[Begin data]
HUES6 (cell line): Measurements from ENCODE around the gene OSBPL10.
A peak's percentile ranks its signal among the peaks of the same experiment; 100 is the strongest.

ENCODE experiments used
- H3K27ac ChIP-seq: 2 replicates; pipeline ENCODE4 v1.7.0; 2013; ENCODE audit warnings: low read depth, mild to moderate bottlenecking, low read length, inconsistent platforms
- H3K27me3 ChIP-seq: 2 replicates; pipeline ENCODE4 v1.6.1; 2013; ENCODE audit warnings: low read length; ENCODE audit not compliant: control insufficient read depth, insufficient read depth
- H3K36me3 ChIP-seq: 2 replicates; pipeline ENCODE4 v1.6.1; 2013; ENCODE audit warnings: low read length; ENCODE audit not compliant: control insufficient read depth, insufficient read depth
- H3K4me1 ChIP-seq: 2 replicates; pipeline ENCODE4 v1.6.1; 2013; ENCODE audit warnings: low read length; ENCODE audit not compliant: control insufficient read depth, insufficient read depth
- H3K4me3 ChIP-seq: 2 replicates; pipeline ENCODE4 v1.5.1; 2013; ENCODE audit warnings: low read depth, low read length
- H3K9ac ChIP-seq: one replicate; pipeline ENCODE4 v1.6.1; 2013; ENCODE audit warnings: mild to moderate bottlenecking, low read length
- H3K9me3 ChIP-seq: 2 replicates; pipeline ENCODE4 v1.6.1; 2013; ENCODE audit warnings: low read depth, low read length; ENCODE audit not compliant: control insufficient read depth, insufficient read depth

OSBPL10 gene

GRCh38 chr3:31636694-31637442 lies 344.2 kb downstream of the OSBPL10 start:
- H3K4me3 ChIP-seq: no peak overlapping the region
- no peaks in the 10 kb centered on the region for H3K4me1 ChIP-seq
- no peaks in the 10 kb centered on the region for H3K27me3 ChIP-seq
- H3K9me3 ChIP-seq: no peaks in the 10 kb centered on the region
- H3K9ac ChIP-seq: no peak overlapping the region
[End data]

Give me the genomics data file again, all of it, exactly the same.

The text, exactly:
HUES6 (cell line): Measurements from ENCODE around the gene OSBPL10.
A peak's percentile ranks its signal among the peaks of the same experiment; 100 is the strongest.

ENCODE experiments used
- H3K27ac ChIP-seq: 2 replicates; pipeline ENCODE4 v1.7.0; 2013; ENCODE audit warnings: low read depth, mild to moderate bottlenecking, low read length, inconsistent platforms
- H3K27me3 ChIP-seq: 2 replicates; pipeline ENCODE4 v1.6.1; 2013; ENCODE audit warnings: low read length; ENCODE audit not compliant: control insufficient read depth, insufficient read depth
- H3K36me3 ChIP-seq: 2 replicates; pipeline ENCODE4 v1.6.1; 2013; ENCODE audit warnings: low read length; ENCODE audit not compliant: control insufficient read depth, insufficient read depth
- H3K4me1 ChIP-seq: 2 replicates; pipeline ENCODE4 v1.6.1; 2013; ENCODE audit warnings: low read length; ENCODE audit not compliant: control insufficient read depth, insufficient read depth
- H3K4me3 ChIP-seq: 2 replicates; pipeline ENCODE4 v1.5.1; 2013; ENCODE audit warnings: low read depth, low read length
- H3K9ac ChIP-seq: one replicate; pipeline ENCODE4 v1.6.1; 2013; ENCODE audit warnings: mild to moderate bottlenecking, low read length
- H3K9me3 ChIP-seq: 2 replicates; pipeline ENCODE4 v1.6.1; 2013; ENCODE audit warnings: low read depth, low read length; ENCODE audit not compliant: control insufficient read depth, insufficient read depth

OSBPL10 gene

GRCh38 chr3:31636694-31637442 lies 344.2 kb downstream of the OSBPL10 start:
- H3K4me3 ChIP-seq: no peak overlapping the region
- no peaks in the 10 kb centered on the region for H3K4me1 ChIP-seq
- no peaks in the 10 kb centered on the region for H3K27me3 ChIP-seq
- H3K9me3 ChIP-seq: no peaks in the 10 kb centered on the region
- H3K9ac ChIP-seq: no peak overlapping the region